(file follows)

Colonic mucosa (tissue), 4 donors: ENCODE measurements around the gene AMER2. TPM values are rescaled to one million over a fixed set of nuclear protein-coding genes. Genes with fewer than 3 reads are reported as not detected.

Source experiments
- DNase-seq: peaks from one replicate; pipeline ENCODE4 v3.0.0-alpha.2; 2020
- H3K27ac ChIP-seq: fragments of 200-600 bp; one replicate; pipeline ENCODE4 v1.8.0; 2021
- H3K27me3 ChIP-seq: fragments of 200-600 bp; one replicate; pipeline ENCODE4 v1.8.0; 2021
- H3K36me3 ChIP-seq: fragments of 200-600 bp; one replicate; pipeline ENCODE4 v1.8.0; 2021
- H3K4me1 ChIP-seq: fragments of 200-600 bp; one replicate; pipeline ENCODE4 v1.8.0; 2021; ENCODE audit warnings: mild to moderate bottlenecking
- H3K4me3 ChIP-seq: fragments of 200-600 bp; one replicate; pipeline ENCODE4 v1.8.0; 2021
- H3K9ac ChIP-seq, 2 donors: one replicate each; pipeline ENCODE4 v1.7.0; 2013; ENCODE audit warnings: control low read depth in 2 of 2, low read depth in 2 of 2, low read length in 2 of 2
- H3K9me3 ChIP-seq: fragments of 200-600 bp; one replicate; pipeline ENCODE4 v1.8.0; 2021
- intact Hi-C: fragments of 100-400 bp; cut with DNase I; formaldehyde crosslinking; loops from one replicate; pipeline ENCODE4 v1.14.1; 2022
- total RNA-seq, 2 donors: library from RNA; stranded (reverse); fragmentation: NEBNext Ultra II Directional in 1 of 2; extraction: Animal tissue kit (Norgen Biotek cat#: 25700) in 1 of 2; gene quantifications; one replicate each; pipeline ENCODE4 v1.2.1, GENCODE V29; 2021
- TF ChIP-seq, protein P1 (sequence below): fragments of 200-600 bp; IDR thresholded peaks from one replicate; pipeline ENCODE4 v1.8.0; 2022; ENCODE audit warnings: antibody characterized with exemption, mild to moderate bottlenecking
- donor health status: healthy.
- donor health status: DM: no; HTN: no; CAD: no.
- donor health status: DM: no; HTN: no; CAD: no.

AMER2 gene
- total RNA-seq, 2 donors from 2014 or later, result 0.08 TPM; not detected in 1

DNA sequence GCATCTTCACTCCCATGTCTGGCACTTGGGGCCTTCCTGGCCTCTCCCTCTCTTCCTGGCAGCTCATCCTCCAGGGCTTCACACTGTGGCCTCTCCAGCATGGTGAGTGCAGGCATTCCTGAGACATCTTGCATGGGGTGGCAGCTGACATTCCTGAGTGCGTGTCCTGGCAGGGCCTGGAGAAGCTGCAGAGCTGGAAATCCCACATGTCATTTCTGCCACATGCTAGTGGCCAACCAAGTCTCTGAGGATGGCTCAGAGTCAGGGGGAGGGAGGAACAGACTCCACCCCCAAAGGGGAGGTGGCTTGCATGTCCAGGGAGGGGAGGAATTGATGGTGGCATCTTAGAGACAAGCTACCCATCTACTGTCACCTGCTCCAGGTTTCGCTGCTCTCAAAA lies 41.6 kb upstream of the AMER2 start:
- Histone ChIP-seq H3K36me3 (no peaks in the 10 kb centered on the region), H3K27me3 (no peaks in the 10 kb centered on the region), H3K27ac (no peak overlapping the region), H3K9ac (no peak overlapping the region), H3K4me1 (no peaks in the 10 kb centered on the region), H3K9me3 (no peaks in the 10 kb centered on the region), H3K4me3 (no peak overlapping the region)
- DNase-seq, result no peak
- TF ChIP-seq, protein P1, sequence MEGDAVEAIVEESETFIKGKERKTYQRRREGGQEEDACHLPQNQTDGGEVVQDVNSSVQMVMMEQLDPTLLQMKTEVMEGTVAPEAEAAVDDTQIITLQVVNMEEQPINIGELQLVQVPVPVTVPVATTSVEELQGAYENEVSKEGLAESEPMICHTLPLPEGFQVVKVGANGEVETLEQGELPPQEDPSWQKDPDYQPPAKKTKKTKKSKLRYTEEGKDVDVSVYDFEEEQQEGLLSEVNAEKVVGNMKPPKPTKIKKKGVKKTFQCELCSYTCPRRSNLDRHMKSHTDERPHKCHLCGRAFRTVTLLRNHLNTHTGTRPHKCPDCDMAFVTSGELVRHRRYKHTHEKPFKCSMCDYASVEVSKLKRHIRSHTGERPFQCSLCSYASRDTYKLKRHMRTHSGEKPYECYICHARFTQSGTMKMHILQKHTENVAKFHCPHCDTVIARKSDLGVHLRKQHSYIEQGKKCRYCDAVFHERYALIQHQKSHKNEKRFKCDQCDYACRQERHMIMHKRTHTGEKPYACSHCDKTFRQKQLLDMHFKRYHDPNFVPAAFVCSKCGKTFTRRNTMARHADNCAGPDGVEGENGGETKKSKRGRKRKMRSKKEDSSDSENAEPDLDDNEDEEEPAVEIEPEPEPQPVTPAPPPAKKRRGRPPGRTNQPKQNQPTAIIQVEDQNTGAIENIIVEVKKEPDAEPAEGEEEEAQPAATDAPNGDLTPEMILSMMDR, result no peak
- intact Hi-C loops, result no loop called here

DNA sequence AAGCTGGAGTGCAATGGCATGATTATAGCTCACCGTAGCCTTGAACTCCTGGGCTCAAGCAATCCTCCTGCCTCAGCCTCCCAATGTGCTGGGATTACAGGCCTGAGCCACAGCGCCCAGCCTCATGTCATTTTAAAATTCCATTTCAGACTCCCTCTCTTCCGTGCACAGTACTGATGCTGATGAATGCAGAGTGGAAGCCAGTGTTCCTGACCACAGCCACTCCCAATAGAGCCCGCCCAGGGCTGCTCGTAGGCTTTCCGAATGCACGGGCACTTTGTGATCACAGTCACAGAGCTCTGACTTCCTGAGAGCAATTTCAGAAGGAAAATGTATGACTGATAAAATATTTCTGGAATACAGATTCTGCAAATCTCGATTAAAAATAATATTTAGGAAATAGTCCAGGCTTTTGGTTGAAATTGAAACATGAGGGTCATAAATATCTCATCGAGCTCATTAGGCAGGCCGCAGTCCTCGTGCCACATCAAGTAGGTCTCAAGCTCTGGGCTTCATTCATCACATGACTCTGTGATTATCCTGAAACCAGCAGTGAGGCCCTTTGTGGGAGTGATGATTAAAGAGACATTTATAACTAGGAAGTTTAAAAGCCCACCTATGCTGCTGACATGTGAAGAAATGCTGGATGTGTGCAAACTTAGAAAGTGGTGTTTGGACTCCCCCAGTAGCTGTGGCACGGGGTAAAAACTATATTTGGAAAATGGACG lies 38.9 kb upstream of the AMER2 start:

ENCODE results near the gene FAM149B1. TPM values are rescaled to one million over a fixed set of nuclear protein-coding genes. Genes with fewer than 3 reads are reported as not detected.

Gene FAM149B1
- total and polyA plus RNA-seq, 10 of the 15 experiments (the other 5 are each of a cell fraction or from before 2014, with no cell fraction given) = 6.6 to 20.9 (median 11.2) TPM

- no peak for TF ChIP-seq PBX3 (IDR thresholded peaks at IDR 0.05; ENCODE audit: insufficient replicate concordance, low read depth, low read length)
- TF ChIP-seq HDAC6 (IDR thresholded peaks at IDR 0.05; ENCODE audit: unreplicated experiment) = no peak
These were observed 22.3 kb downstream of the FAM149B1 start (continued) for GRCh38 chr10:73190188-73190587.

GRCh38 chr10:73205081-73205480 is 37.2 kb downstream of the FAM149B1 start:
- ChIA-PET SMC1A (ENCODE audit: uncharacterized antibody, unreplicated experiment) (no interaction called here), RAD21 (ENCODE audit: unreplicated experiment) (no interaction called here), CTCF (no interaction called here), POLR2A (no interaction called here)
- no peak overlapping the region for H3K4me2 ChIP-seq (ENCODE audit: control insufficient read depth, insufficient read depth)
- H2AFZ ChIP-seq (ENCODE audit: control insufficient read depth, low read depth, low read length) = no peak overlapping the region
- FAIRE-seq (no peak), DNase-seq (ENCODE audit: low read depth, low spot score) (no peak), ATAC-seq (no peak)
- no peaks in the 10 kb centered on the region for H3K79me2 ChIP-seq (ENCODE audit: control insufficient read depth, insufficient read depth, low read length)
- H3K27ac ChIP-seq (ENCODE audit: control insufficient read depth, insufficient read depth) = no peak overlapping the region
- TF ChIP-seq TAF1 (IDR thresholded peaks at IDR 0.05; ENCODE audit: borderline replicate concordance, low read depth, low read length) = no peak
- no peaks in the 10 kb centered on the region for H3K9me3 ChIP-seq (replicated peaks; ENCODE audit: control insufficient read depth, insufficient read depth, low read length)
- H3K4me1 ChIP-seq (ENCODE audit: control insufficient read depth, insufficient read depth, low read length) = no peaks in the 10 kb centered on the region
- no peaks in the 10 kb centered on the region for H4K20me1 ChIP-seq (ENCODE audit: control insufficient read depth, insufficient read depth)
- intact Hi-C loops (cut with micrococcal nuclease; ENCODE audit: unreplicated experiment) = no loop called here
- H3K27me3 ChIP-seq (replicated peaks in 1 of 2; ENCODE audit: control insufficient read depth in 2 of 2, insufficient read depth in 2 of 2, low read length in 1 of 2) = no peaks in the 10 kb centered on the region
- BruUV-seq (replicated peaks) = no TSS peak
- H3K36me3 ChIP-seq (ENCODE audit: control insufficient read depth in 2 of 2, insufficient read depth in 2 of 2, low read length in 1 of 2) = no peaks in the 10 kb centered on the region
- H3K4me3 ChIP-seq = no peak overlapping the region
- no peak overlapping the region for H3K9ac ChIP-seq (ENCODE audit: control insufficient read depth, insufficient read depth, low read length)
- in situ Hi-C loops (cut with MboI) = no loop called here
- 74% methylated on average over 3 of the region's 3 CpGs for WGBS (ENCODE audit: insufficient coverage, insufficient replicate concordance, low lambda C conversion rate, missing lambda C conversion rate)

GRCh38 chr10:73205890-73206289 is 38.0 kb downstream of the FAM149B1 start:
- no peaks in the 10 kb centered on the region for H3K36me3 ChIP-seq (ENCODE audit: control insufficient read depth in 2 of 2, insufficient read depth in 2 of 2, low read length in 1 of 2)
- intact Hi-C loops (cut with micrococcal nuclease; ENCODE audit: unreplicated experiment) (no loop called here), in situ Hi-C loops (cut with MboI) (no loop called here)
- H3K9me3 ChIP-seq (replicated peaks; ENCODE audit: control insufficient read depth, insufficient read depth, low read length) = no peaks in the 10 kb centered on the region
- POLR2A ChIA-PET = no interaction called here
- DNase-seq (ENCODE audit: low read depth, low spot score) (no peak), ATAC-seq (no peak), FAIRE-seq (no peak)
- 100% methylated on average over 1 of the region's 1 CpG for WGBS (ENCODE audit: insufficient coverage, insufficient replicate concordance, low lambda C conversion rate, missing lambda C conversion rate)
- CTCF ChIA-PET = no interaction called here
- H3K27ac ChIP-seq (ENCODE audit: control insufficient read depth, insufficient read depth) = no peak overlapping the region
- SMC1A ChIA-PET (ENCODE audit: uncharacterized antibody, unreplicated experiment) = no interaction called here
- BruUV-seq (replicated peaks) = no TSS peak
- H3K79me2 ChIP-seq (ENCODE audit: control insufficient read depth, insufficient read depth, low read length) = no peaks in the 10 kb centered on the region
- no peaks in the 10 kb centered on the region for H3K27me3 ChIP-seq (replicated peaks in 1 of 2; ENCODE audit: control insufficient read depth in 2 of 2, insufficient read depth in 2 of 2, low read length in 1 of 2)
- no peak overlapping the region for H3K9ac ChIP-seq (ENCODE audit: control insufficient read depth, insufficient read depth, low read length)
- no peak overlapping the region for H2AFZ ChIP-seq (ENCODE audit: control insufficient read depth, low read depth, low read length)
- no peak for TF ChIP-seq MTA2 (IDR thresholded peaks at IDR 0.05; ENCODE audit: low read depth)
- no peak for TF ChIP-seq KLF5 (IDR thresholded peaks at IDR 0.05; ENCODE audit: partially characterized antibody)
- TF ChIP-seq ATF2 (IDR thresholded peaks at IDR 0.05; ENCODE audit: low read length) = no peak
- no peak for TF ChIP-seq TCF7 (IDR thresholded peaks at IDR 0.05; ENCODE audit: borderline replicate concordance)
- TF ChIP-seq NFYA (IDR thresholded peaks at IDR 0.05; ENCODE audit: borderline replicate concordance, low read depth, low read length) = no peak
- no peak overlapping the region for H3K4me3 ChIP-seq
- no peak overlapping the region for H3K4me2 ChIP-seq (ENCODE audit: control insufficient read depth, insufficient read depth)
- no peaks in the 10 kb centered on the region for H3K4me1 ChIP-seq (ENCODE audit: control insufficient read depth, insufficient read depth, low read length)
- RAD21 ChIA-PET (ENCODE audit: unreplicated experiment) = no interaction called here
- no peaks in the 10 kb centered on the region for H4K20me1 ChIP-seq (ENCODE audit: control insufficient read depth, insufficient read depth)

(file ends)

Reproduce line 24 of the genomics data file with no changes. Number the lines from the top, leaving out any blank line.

DNA sequence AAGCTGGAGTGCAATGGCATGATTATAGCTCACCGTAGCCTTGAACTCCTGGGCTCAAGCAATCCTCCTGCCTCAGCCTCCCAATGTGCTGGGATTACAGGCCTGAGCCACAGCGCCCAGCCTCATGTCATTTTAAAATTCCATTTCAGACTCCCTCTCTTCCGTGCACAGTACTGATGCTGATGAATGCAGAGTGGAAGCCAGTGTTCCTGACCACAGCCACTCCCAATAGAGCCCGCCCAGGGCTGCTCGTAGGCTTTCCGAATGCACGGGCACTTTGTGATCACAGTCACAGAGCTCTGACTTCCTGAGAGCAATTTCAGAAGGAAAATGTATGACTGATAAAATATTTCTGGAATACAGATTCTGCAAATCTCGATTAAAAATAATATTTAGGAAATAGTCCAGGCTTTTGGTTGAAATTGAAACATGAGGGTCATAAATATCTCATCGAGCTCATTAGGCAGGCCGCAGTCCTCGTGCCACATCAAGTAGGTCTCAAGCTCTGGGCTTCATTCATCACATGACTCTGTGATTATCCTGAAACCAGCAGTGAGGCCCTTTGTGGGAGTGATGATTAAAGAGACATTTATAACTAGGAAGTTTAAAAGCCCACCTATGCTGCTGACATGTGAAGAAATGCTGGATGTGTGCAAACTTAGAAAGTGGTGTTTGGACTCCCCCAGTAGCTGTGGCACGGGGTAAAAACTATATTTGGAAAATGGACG lies 38.9 kb upstream of the AMER2 start: